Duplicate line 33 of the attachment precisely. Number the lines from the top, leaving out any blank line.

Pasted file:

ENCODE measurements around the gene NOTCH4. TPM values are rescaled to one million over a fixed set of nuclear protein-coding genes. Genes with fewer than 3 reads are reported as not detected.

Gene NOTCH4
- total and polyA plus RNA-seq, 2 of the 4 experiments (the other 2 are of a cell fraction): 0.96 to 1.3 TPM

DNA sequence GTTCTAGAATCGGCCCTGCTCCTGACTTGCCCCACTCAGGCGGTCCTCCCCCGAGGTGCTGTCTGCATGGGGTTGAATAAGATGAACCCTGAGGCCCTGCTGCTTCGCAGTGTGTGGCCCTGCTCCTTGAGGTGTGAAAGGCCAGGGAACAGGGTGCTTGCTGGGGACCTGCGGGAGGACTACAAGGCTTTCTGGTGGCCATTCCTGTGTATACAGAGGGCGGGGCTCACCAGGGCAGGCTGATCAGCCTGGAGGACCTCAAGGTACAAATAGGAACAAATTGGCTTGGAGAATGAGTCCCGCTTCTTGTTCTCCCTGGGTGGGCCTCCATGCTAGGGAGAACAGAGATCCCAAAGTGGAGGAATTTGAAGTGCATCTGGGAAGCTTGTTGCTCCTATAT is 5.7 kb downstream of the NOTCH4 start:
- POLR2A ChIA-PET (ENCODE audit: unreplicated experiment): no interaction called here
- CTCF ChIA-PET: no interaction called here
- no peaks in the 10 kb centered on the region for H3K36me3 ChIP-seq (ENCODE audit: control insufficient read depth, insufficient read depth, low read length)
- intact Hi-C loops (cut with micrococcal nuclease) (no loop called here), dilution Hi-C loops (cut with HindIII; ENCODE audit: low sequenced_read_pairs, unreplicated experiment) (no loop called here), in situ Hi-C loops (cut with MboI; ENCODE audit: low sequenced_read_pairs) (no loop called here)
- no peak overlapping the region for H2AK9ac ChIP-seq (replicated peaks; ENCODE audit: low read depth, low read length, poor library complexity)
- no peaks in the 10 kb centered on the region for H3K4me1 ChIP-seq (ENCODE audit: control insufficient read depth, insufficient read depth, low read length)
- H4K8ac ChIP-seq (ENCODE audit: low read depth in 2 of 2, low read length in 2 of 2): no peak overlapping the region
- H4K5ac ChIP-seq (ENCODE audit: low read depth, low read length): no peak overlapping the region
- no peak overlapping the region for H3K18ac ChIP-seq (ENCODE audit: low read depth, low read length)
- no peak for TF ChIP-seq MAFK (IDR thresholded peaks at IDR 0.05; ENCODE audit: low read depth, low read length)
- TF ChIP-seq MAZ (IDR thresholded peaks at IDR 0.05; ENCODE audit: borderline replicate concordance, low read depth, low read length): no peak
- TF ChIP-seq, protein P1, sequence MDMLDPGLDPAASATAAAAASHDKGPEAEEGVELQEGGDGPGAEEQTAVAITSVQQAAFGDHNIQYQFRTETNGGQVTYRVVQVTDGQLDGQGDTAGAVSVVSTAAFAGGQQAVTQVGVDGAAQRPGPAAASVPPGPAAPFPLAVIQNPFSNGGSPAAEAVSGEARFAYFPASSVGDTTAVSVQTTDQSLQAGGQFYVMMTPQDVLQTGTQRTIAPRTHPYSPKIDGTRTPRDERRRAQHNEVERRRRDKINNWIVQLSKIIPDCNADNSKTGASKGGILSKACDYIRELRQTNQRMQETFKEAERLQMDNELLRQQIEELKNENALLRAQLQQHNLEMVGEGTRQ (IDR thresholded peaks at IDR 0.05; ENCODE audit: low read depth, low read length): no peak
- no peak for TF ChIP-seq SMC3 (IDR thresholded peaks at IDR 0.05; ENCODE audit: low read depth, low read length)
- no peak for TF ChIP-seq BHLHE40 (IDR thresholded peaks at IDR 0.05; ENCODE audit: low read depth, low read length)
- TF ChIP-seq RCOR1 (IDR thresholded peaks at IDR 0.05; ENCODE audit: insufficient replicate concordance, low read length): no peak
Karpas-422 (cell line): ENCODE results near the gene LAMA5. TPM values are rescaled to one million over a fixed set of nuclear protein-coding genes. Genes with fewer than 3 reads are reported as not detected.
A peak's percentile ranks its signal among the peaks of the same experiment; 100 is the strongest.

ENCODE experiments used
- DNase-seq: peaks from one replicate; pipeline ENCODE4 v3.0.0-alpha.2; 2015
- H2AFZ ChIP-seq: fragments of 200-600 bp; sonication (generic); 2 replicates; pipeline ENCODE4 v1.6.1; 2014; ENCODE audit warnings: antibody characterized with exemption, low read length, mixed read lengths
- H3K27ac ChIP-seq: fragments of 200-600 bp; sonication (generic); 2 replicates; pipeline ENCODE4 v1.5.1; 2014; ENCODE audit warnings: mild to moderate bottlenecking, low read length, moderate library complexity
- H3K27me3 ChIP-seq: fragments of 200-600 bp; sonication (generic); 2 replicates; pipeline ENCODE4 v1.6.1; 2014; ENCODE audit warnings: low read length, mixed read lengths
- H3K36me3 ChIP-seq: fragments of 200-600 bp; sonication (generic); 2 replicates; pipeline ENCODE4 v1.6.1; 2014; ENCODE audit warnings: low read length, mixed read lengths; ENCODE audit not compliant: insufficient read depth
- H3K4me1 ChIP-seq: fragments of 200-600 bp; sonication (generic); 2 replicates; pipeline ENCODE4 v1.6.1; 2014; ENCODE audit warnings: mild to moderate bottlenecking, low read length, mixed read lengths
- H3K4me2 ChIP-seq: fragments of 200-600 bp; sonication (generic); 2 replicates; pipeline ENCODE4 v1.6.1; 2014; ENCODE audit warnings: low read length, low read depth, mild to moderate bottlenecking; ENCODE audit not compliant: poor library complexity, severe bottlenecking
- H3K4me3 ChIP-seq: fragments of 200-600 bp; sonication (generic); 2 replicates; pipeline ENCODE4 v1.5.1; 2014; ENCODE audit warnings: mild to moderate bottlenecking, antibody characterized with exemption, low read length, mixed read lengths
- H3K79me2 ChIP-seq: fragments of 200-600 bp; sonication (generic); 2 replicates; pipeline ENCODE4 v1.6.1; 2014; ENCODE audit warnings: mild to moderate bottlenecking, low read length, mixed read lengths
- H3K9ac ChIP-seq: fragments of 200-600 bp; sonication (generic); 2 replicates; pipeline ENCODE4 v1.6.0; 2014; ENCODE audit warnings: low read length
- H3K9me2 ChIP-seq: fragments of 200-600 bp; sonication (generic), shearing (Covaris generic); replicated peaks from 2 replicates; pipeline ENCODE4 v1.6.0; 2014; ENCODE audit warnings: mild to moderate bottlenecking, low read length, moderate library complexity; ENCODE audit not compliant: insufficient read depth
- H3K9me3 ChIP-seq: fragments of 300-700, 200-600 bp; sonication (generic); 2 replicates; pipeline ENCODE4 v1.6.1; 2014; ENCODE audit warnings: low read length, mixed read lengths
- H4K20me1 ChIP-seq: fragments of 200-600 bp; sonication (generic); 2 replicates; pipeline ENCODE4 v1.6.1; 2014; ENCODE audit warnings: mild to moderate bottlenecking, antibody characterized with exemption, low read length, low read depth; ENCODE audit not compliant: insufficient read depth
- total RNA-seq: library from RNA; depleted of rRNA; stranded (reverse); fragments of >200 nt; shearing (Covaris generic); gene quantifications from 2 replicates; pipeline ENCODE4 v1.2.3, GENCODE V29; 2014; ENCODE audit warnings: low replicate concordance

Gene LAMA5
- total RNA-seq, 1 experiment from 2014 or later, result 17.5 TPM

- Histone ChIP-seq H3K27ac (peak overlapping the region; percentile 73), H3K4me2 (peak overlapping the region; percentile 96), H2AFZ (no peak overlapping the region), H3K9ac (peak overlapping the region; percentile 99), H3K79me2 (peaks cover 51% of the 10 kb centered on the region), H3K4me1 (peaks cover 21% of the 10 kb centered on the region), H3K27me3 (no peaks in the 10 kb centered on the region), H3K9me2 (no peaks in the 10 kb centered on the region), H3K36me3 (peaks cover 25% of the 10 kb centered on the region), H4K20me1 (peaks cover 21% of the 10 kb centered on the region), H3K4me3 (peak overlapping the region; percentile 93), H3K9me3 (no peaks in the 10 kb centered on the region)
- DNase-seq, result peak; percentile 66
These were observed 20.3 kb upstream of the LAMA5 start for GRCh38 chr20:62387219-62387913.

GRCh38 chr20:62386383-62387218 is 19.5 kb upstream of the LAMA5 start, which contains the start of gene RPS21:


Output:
- H3K9me2 ChIP-seq: fragments of 200-600 bp; sonication (generic), shearing (Covaris generic); replicated peaks from 2 replicates; pipeline ENCODE4 v1.6.0; 2014; ENCODE audit warnings: mild to moderate bottlenecking, low read length, moderate library complexity; ENCODE audit not compliant: insufficient read depth